Christina Noyer, Governor of the Central Bank of France, quipped that the ratings agencies “should start by downgrading Britain which has more deficits, as much debt, more inflation, less growth ” as France. Hume thought that was interesting coming from a central bank governor that doesn’t actually have a French monetary policy to govern. For surely the reason that France is more likely to get downgraded than Britain is that France has one less macroeconomic policy lever to pull than Britain.
That simple fact means, with absolutely no disrespect to the French, that the degree of macroeconomic management is likely to be better in Britain than in France. Simply put, if Britain needs to tighten fiscal policy to stabilise its debt, it can offset the negative growth consequences by keeping monetary policy looser for longer. Such an option is not available to Mr Noyer. Hume reckons Standard and Poors have figured that one out.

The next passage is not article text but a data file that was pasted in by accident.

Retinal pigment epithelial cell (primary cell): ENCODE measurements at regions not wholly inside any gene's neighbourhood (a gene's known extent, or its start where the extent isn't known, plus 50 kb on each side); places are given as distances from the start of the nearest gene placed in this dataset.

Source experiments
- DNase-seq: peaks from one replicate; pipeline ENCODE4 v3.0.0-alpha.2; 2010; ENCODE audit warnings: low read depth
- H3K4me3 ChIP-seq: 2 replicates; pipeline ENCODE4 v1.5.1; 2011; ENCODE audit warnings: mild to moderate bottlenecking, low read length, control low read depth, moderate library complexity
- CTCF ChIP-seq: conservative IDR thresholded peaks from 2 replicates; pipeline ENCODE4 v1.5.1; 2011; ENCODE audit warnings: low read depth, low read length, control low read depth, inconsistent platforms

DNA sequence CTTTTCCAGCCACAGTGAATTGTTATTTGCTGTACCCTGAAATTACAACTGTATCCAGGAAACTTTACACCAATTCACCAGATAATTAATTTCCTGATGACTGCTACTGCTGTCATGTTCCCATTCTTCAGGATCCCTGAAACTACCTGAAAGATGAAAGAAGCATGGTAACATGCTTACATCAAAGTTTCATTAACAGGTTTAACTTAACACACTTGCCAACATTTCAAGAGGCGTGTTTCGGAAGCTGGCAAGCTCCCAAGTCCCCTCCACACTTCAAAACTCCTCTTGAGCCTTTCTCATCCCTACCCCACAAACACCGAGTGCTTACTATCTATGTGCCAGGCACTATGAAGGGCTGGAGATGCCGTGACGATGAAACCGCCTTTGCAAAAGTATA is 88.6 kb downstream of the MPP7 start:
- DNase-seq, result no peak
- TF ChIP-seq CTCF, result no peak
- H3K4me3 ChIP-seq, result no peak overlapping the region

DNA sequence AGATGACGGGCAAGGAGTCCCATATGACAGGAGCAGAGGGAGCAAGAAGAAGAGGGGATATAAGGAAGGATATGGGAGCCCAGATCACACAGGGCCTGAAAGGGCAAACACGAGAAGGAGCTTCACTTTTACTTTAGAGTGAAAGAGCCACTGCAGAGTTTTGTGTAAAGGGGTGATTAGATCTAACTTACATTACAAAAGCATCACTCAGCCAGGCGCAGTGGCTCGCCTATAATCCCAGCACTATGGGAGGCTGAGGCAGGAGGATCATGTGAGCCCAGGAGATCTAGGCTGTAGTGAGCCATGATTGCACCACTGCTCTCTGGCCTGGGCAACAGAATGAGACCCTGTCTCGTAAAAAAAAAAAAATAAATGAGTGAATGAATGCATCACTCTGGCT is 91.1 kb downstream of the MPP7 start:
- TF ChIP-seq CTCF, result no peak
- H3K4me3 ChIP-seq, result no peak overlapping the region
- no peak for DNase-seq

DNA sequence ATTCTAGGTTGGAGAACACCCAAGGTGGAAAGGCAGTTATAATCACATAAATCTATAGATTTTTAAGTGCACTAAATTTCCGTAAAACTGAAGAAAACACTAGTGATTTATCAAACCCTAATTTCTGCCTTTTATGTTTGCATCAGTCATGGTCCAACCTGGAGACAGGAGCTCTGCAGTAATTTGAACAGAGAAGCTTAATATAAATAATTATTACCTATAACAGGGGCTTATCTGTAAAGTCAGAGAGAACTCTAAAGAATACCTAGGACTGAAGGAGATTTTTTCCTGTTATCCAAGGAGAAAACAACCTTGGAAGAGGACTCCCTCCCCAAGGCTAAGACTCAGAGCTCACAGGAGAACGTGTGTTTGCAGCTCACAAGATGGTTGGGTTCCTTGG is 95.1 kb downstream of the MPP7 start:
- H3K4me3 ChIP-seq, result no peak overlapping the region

Now Hume agrees that monetary policy in the Euro area is likely to be looser for longer than the ECB had hoped a year ago; but that has little to do with fiscal austerity in France, and everything to do with the fact that the Eurozone could be on the brink of a serious down turn.
France is not alone, this same problem affects all euro area members — it’s just not fair.